What Shit PPC Agencies Do: Flogging Your Products on Porn Sites

What Shit PPC Agencies Do: Flogging Your Products on Porn Sites

Do you know what your PPC agency is hiding?

In our time here at Dark Horse, we've had some uncomfortable reading when delving into some of our client's accounts.

We've found ads showing on porn sites, sites in Iraq, or even terrorist sites - some shocking PPC "strategies" that were clearly not thought out. No wonder most of the client accounts we take on are not performing well!

Some other horrors we have witnessed are down to unbelievably poor PPC practices from 'respectable' agencies. Bad PPC in any form should not be accepted, porn sites or not - the only one who loses out when it comes to the bank, is you.

Question is, how can you spot these agency bad practices? How can you avoid these mistakes? Our PPC mastermind, Dave Karellen decided to spell it out for us, so that you can keep your PPC strategies in check, have a read below.

 

Incorrect Ad Placements

This is where we got inspiration for this blog post in the first place. Unbelievably, finding our client's ads on a well-known adult site is absolutely true.

It was clear from the get-go that this well-established, large PPC agency had committed one of our most hated crimes, we like to call "the set it and forget it campaign". They simply set up a campaign and left it to run by itself the minute it seemed to be "performing" (mind you, at the bare minimum when we took a look at it.)

The client had no idea that their ads were showing in this unfortunate place and immediately pulled the plug on that agency. Rightly so! This "set and forget" mistake was quite a shock for us PPC experts to see, especially since Google gives PPC managers so many options when it comes to ad placements. To be honest, it's one of the easiest forms of optimisation there is out there.

Here are some useful tips you can follow for optimising ad placements:

 

Tip one: Check where your ads are showing:

Use the 'Where Ads Showed' tab under Placements to see where the display ads have appeared, who knows what you will find when you check in on your PCC agency work.

 

 

Tip two: Sort your placements and put in parameters

Sort by high impressions, low CTR, and zero conversions to find potential placements to exclude when setting up a campaign. Use placement exclusions to remove specific websites which aren't performing well, or sites that you simply don't want to be associated with.

Tip three: Block poor traffic

The majority of poor traffic comes from mobile app placements, getting mobile to work is a whole different PPC science. If you notice that most of your poor traffic comes from mobile apps - you can block them en-masse using the App categories placement exclusions.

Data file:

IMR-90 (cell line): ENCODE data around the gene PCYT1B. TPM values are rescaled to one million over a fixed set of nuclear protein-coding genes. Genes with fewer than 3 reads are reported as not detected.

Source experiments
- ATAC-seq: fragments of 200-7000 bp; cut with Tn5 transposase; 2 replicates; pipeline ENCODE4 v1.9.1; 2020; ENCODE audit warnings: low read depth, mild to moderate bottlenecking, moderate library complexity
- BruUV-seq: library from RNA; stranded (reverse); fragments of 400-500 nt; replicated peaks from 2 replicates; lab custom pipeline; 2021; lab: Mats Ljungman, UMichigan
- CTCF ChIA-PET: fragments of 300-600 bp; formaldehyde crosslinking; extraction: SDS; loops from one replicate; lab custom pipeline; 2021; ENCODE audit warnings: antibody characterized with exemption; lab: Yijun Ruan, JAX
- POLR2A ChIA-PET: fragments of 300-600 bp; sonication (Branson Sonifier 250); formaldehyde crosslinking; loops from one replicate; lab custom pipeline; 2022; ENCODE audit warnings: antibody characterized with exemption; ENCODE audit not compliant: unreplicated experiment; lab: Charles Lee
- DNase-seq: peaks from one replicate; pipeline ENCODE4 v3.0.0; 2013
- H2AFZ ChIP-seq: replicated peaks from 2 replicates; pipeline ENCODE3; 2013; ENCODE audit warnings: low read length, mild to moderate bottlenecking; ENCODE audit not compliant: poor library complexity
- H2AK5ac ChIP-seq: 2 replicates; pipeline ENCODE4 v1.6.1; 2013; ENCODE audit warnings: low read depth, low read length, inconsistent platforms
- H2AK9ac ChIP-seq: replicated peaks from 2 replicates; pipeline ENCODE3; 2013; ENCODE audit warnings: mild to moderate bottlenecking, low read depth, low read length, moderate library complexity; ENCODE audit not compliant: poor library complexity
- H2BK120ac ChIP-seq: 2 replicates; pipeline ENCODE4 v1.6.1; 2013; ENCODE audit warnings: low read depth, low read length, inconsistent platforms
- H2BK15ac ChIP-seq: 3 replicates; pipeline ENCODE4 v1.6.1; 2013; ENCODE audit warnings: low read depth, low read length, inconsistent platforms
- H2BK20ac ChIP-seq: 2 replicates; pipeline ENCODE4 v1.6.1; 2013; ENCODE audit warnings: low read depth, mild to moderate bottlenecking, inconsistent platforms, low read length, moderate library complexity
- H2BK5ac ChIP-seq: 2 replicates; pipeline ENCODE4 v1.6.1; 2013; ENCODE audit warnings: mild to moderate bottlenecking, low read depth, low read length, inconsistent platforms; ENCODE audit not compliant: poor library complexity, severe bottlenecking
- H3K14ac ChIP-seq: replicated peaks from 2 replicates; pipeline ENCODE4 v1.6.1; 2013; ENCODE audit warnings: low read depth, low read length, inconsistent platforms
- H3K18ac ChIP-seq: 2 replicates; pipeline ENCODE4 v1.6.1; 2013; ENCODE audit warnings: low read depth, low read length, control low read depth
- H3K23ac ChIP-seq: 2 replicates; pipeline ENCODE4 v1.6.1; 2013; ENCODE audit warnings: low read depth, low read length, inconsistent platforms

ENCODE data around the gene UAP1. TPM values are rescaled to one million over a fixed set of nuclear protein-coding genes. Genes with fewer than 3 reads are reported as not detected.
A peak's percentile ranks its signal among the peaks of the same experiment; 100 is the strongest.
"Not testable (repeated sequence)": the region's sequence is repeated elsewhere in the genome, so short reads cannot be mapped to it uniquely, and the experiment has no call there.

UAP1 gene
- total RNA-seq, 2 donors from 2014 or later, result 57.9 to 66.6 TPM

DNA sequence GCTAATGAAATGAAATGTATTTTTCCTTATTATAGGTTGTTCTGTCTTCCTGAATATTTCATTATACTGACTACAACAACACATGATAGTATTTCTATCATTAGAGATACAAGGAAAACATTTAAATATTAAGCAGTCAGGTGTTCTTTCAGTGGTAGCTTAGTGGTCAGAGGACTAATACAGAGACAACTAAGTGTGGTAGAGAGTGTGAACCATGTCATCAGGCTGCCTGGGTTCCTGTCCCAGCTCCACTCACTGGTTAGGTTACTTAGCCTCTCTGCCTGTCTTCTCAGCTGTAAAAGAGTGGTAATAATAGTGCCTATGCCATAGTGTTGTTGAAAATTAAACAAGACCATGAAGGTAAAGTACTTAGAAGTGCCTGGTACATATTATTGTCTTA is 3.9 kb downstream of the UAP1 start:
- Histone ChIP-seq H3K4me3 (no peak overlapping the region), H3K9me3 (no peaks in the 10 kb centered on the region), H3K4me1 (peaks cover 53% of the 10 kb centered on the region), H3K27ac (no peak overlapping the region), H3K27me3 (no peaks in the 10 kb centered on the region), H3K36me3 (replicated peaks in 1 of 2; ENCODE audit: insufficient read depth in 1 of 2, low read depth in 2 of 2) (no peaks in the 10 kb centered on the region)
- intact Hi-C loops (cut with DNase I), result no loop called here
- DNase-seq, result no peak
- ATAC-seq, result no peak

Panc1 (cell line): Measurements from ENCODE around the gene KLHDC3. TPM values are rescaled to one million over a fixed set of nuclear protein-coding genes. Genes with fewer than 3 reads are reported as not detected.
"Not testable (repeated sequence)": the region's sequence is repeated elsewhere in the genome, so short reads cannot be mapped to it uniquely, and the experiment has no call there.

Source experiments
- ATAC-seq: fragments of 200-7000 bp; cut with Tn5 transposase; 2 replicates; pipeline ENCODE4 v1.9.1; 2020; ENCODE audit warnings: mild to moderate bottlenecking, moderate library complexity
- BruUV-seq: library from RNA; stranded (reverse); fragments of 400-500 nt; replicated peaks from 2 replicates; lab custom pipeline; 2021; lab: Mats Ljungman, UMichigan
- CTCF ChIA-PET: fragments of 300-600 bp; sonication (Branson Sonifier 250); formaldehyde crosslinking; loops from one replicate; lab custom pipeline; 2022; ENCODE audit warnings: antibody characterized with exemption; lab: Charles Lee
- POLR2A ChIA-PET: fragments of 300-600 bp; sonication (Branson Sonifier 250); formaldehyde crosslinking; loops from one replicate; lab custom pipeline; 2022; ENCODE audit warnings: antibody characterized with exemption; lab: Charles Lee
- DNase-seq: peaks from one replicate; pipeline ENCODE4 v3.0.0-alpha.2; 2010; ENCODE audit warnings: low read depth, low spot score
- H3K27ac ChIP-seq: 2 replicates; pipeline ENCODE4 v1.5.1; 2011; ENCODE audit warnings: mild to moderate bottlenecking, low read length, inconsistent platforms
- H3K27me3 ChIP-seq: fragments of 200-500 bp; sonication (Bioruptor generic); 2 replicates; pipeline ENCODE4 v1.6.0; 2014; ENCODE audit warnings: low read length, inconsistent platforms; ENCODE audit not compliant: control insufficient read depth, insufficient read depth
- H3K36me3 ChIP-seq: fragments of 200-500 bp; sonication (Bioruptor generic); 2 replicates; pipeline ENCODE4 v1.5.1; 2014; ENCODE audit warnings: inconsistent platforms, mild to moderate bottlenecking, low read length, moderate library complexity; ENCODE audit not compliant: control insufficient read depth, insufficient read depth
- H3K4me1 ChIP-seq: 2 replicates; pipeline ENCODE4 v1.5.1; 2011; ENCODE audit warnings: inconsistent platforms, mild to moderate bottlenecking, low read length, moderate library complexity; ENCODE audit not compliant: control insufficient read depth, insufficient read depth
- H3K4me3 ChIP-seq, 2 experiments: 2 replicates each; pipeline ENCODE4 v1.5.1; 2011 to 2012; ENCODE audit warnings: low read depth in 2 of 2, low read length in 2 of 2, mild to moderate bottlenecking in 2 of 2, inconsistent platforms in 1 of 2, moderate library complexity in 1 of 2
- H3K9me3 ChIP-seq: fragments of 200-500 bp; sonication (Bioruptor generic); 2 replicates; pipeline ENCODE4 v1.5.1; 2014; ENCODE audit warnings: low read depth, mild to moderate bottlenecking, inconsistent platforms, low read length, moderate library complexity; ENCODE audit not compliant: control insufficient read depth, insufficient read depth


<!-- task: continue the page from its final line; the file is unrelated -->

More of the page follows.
Tip four: Don't exclude all app placements

Yes, 99% of them will be terrible, but it may be worth checking through the 'Where ads showed' report first to see if there are any nuggets to preserve. For example, a beauty products business may want to keep ads on Tinder, to promote to a style-conscious demographic that wants to look hot on a date.

Use Content Exclusions in the main Settings tab to remove large categories of placements, which don't fit with your brand.

Tip five: Unsavoury sites are a broad topic, so get granular

Parked domains are an obvious exclusion, but 'sexually suggestive' is a very broad category that can range from Pornhub to a site discussing Morecambe & Wise's Breakfast Sketch. Sometimes it's best to mine through the specific placements as above to make granular decisions. It might take time, but hey, that is what you pay your PPC agency for!

 

Not Segmenting Brand vs Non-Brand Properly

This one is one of the biggest bugbears for us when it comes to shit practices. We even wrote a whole article on brand bidding. We seriously can't stress this enough; brand needs to be in its own separate campaign to be reported on separately.

You will always want to use negative brand keywords in your non-brand campaigns to make sure the brand campaign is the only place that brand traffic will come from.

Also, making sure this practice is conducted for Google Shopping too is key. Many forget that, since Google Shopping doesn't use keyword targeting, you can still use negative keywords to segment out a brand campaign.

Brand bidding is such a big and controversial topic for PPC experts. For more on brand bidding, and the pros and cons of it, check out our previous blog post.

 

Agency is Filling Its Own Pockets and Not Google's